As we see in the analogy of the watchman in chapter 33, the shepherds in chapter 34 and in the promises God gives to Israel in chapter 36, one individual’s or group’s actions has far reaching effects because we are all connected to each other. In chapter 33, the hearers of the watchman reserve the right to make their own choice and will be judged accordingly, as does the watchman himself. Chapter 34 reveals the importance of our choices by showing how the shepherds had an opportunity to build up the flock but instead chose to only look out for themselves to the detriment of others. Chapter 36 shows the opposite effect; God cleanses the people and “then the nations will know that I am the Lord, declares the Sovereign Lord, when I show myself holy through you before their eyes” (vs. 23). Our choices matter because they affect other people. Our choices matter because they can either speak for truth (which is glorifying God and His grace) or contribute to further destruction and hurt. Nearly every story in the Bible shows how God is constantly reaching out to humans to encourage them to make the choice that is in their best interest. He is always near, we just have to turn and look.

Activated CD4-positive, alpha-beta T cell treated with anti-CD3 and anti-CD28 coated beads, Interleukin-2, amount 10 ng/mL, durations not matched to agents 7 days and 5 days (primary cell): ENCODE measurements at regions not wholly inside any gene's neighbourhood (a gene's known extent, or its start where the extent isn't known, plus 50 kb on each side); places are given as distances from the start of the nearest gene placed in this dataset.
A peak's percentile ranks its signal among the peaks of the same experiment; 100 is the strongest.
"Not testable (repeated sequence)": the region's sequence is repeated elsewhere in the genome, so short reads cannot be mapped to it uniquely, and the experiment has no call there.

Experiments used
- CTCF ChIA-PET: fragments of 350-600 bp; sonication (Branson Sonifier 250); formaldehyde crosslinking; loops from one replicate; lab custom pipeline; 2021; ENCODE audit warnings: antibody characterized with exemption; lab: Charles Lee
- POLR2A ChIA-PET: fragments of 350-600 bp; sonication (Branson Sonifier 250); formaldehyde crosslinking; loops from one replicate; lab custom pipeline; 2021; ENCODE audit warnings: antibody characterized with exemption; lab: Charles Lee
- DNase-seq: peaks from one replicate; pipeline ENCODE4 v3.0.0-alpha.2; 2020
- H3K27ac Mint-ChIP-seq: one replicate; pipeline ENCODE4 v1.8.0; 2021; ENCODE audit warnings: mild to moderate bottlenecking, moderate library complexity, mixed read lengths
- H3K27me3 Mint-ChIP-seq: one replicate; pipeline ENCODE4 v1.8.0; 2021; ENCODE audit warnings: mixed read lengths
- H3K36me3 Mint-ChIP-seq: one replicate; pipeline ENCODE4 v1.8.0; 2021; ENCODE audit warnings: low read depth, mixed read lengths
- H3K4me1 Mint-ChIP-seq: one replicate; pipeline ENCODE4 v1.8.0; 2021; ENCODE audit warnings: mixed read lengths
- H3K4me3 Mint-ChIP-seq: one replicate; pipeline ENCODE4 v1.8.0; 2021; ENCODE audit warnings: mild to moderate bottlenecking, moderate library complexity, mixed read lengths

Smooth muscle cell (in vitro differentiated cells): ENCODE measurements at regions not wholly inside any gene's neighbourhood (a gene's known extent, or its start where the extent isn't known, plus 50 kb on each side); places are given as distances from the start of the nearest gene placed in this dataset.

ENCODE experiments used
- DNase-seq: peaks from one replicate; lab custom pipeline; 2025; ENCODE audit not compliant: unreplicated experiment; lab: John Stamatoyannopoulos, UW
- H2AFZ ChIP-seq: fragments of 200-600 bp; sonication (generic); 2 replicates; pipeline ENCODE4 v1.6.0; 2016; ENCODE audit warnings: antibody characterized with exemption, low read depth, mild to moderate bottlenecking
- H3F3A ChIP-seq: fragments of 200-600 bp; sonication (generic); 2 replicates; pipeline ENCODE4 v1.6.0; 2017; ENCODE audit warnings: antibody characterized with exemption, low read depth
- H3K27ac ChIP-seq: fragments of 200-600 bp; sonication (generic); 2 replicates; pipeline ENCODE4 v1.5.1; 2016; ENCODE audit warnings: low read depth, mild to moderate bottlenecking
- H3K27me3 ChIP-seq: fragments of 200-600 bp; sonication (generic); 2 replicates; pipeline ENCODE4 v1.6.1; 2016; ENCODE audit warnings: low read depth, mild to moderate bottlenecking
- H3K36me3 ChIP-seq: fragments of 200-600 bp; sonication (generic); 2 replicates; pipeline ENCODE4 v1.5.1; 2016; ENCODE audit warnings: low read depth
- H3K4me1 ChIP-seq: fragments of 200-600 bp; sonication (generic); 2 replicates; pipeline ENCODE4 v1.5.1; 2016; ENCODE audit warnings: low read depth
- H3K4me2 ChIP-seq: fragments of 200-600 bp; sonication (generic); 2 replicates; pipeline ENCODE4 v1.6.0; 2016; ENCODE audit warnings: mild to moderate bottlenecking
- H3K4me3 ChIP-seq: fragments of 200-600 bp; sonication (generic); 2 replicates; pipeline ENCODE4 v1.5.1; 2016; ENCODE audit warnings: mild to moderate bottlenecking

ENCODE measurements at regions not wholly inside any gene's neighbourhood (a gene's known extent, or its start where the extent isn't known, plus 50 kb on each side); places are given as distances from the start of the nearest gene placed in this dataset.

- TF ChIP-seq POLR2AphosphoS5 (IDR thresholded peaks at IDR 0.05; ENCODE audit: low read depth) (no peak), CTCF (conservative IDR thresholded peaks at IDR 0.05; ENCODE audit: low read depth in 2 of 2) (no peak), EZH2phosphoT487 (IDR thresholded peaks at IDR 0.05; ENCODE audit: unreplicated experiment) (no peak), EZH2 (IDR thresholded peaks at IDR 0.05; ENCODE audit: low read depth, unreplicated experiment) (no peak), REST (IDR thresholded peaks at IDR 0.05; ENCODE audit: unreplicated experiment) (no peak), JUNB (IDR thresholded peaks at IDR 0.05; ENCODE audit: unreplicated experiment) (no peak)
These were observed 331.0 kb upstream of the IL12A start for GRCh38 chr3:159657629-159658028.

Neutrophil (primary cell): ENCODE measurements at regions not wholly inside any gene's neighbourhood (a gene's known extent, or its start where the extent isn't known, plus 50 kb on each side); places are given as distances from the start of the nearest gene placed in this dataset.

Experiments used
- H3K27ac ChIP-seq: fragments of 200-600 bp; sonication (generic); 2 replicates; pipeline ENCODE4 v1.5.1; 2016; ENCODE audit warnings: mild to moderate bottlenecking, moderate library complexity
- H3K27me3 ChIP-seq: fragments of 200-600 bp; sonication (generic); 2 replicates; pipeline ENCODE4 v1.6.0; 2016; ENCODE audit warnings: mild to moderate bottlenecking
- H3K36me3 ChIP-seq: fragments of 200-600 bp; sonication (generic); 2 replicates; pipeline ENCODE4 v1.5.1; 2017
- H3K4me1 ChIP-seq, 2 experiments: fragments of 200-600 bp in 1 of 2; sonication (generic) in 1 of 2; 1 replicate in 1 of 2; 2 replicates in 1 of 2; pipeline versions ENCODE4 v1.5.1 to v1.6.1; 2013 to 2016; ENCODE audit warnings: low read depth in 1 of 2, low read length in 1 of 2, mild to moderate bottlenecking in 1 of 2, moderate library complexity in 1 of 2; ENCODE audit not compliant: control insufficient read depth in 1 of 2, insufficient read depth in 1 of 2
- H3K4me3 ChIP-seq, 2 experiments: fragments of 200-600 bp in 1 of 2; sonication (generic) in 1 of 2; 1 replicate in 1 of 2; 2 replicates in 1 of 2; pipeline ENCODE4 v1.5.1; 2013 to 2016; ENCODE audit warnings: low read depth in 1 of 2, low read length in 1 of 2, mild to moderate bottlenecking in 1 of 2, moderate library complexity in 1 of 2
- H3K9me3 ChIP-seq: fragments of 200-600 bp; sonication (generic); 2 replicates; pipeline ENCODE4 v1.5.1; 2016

“Like water spilled on the ground, which cannot be recovered, so we must die. But that is not what God desires; rather, he devises ways so that a banished person does not remain banished from him.” (v.14)